Any account included in a bankruptcy remains on your personal credit report for a maximum of 7 years from the date the bankruptcy was filed. The bankruptcy itself, listed in the public record information section of a credit report, remains for either 7 years from the filing date if it was a Chapter 13, or 10 years from the filing date if it was a Chapter 7, 11 or 12. Source: ExperianMore Information:A bankruptcy can be removed from your credit report. I know two people who have done it.Basically how credit repair like this works is you, or attorneys you hire, challenge negative marks on your credit report. The Fair Credit Reporting Act - - gives you the right to dispute anything on your credit report. Once the credit reporting agency contacts the creditor to verify the account they have 30 days to respond with verification. If they do not respond the mark is removed. If they do respond you can challenge again and ask for real proof. I don't know the details of what is required but it can get to the point where they have to provide signed contracts, a list of all payments and bills, etc. What usually happens is the creditor does not respond and it is removed. The same is true of a bankruptcy, often the court does not get the information to the credit reporting agency so the bankruptcy is removed.That doesn't mean they can definitely remove a bankruptcy, or anything else. They may or may not. Obviously if the mark on your credit is not accurate it is a lot easier to have taken care of. I had credit issues caused by id theft that I was unable to do much about, but a credit repair agency quickly removed all the negative items and increased my score over 200 points. I know others who had legitimate bad marks, they seem to be able to get most of them removed but not all.Of course, this doesn't remove the actual bankruptcy, or any debts owed. It just removes them from your credit reports


You will know your chapter 13 bankruptcy is over once it is discharged. You will receive paperwork stating this either in person from your lawyer, or through the mail.


It is my understanding that it takes 7 years for a bankruptcy to cease to appear on a credit report. I do not know if this global, but this is the case in Canada. Your bank will know the answer to this for your region. ie; if you ask them for a credit card or loan - they will generally look up your credit history and then advise you when you should apply. In the US it's 10 years...and actually credit agencies may prepare information reports for subscribers that are for longer periods. The court record maintains much longer. But if it's over 10 years...ask the agency to update their report please.


A person or persons would need to file for bankruptcy before having any contact with the court and/or bankruptcy trustee. A bankruptcy discharge is what is granted if the filing is deemed valid.


The purpose of the Experian credit report is to find out your credit score as well as many other things. The Experian credit report is everything you need to know about your credit score.


Bankruptcy is the filing of a petition that claims your assets, and your inability to pay for them. Bankruptcy severely effects your credit, and is present on your credit for 7 years. During this time getting credit cards or loans can be very difficult.


I Have just been discharged from bankruptcy, does this legally mean that my possisions can not be touched and I am not liable anymore for the debt. I wont to know if my house is now safe ?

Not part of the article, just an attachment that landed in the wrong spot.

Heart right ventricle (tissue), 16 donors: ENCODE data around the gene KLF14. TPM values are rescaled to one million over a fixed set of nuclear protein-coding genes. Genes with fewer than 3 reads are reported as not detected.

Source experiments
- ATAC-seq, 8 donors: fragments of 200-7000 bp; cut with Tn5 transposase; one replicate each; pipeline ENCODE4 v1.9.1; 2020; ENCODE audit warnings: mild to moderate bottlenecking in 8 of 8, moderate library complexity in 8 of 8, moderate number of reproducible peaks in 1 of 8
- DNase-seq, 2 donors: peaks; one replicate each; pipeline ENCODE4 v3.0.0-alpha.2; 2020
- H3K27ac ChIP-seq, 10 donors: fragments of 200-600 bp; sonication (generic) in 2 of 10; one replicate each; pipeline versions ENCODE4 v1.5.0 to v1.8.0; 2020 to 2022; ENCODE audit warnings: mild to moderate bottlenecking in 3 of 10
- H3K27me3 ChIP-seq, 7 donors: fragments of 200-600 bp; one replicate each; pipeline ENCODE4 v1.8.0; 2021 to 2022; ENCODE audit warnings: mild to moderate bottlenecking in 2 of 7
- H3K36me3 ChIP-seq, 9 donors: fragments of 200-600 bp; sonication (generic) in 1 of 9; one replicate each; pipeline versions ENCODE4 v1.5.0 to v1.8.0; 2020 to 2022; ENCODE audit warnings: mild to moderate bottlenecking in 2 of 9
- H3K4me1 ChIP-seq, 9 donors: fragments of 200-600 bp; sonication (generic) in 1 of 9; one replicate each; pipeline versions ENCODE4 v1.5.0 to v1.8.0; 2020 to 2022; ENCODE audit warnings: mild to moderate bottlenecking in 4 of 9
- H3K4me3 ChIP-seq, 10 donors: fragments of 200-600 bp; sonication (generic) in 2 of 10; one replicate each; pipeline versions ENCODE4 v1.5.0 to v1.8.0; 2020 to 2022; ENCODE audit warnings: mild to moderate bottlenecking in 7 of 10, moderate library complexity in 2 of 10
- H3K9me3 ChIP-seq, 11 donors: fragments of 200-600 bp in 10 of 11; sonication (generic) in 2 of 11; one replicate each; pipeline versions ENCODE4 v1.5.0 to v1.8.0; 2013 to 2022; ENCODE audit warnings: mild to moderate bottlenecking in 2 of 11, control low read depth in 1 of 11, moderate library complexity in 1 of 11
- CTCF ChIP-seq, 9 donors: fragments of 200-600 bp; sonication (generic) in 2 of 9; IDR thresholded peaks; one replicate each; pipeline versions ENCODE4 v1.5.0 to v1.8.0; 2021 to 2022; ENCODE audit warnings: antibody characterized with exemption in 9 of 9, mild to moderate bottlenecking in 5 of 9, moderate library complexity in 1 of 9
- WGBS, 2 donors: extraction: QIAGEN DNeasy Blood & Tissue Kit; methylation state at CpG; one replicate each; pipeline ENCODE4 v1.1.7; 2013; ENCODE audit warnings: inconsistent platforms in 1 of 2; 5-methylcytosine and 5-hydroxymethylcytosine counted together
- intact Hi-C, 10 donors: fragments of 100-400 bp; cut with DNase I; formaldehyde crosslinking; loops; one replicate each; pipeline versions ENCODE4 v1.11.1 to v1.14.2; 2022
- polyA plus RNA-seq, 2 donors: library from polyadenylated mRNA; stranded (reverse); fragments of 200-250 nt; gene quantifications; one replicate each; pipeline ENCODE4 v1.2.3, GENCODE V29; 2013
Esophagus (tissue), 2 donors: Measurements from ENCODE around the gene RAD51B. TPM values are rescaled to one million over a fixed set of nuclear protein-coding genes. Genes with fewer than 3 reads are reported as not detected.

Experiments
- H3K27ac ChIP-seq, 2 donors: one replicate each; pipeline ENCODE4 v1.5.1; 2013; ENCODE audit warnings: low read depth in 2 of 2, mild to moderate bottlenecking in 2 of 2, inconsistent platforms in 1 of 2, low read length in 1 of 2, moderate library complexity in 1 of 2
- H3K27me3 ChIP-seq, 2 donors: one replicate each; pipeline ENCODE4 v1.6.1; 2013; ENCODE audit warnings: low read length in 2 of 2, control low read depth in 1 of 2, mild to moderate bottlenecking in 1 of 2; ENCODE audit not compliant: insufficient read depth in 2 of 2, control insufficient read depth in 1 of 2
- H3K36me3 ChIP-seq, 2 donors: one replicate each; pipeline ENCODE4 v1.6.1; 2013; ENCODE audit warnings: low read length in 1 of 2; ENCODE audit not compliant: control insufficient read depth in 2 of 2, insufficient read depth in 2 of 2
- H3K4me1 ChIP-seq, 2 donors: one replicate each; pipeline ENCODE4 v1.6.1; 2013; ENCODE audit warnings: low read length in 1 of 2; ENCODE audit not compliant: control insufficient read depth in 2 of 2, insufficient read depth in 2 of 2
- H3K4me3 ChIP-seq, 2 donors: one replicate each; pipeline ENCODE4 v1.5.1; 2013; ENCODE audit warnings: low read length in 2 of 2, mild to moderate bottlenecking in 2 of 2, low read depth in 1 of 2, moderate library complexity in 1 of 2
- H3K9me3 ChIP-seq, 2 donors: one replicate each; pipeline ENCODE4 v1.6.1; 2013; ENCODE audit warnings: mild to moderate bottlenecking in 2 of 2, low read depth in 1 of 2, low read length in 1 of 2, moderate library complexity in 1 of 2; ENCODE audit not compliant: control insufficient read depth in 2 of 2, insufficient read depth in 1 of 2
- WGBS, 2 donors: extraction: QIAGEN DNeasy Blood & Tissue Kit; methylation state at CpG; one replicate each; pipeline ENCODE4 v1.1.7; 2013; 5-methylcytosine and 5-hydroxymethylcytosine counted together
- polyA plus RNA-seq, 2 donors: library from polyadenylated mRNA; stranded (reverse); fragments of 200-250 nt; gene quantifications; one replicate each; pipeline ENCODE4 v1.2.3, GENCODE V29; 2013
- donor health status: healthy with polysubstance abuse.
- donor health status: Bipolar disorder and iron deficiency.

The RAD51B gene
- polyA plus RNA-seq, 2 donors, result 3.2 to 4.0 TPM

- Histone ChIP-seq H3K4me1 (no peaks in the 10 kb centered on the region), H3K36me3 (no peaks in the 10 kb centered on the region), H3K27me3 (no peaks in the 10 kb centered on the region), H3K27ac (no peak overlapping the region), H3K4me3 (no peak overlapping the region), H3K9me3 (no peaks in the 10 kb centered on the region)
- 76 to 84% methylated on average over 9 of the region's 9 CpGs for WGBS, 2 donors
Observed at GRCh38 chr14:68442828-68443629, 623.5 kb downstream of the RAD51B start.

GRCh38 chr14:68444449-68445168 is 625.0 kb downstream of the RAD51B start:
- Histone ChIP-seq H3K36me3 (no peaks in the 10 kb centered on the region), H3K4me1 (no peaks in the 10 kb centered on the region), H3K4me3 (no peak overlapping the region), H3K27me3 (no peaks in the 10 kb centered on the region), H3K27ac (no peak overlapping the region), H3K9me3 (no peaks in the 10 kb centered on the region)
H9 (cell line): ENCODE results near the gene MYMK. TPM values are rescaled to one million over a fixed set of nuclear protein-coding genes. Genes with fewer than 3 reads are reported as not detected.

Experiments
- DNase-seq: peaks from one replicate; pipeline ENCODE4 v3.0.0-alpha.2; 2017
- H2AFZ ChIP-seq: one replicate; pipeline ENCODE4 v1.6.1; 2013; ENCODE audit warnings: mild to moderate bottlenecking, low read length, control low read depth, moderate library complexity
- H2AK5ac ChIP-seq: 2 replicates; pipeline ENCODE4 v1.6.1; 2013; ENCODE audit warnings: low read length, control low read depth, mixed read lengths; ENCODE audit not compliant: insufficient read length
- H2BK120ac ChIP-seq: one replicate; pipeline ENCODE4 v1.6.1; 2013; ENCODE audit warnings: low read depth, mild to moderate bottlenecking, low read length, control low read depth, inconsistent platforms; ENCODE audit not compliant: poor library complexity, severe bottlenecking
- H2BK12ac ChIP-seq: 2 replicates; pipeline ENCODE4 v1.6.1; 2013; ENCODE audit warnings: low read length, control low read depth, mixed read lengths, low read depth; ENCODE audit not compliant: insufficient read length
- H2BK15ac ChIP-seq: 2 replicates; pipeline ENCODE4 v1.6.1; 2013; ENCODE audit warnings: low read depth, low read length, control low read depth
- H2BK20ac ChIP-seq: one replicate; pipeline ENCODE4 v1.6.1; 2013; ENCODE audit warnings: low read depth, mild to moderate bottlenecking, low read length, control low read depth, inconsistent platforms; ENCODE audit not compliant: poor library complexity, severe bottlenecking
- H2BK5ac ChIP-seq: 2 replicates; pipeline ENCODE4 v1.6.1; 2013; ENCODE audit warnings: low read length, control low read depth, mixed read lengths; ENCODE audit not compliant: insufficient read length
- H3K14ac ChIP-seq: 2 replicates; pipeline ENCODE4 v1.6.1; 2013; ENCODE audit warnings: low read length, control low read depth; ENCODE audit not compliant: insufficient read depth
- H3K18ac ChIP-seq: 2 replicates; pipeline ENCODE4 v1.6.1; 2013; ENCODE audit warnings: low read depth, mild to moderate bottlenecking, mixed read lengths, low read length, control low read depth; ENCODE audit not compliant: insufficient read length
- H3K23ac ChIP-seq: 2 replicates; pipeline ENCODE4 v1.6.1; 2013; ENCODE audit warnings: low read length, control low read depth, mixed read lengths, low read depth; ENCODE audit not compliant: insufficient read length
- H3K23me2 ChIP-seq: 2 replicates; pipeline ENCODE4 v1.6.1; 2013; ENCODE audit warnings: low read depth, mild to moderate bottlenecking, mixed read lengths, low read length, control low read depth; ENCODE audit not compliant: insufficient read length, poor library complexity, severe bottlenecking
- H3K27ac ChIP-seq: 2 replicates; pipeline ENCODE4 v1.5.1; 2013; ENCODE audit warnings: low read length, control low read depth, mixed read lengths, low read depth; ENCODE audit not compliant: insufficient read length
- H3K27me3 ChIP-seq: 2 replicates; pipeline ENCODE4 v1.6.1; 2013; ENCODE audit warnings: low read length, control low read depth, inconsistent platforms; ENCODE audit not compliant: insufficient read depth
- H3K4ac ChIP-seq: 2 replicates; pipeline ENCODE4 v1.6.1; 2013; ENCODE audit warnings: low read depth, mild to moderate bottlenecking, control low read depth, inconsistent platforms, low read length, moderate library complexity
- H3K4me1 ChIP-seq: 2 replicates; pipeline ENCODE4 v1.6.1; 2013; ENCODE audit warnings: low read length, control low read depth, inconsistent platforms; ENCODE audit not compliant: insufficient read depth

First, bluntly - your talking crazy - or maybe just ignorantly - which may be one of the reasons you went bankrupt. ALL HELOCS have a lien on the property, by definition. Period. End of story there. ALL YOUR DEBTS AND ALL YOUR ASSETS WERE SUBJECT TO THE ACTIONS OF THE BK COURT. Discharge (which as it is the best thing that can happen, I don't know why you would question - if it wasn't discharged, then you still owe it). Period end of of story. GET PERSONAL, INDIVIDUAL FINANCIAL AND LEGAL HELP...YOU'VE BEEN LUCKY BY WHAT YOU'VE SAID HERE...ONLY GOING BK (agreeably saying by doing so your a financial failure) AND HAVING THINGS FALL YOUR WAY, (dicharges of debts) INSPITE ANYWAY. And of course...basically any loan/debt (except Fed ins student loans), WITH a lien (as well as those WITHOUT one - like credit cards), may be discharged...and any bankruptcy court action is of public record and should correctly be reported on your credit report. It will remain there for 10 years.


The filing of a Chapter 13 SHOULD show on your credit report. The dismissal MAY show. Without seeing all three of your credit bureau files, there is no way to know for certain. You should obtain copies of all three reports from Equifax, Experian and Transunion. Dispute the appearance of anything having to do with a bankruptcy if you did not "go through with it".


The purpose of a free credit report is that the individual can get a report of their credit records. This way they can know what there standing is in terms of credit, and see if they have good credit or bad credit without paying any fees or services.


It is beneficial to obtain a credit report from all 3 credit bureaus because they may have discrepancies that you need to know about. Not many people know this but you can get an annual free credit report from the website annualcreditreport.com, and it really is free.


If you are on the brink of bankruptcy... you probably can't get a credit card. Opps... didn't read that right. Sorry. I really don't know.


It is not an issue of how long a bank can report a bankruptcy. Your real concern is how long that negative information follows you around on your credit report. That answer is 7 years. What generally happens around the end of the first year after filing is that lenders (banks) start mass-mailing credit applications to those who have filed bankruptcy. They know that you can not file again for what I believe is 7 years also, and generally those who have previously filed bankruptcy are more inclined to carry balances, which in turn generates greater revenue for the lender. I hope this helps Enjoy your day Dale


A hospital bill can stay on your credit report from 7-10 years. You can learn alot more by getting a credit report from Transunion, Experian or Equifax. You are entitled to one free credit report a year. You can go to annualcreditreport.com and get your free credit report their. It is very important to know what is on your credit report.


Yes I believe you can report credit card fraud if you know someone who has someone elses credit card, if let's say one of your friends or family member got there credit card stolen and you also know the person who stole the credit card you can report a credit card fraud or you can just let your friend or family member report fraud on there credit card, I hope this helps :).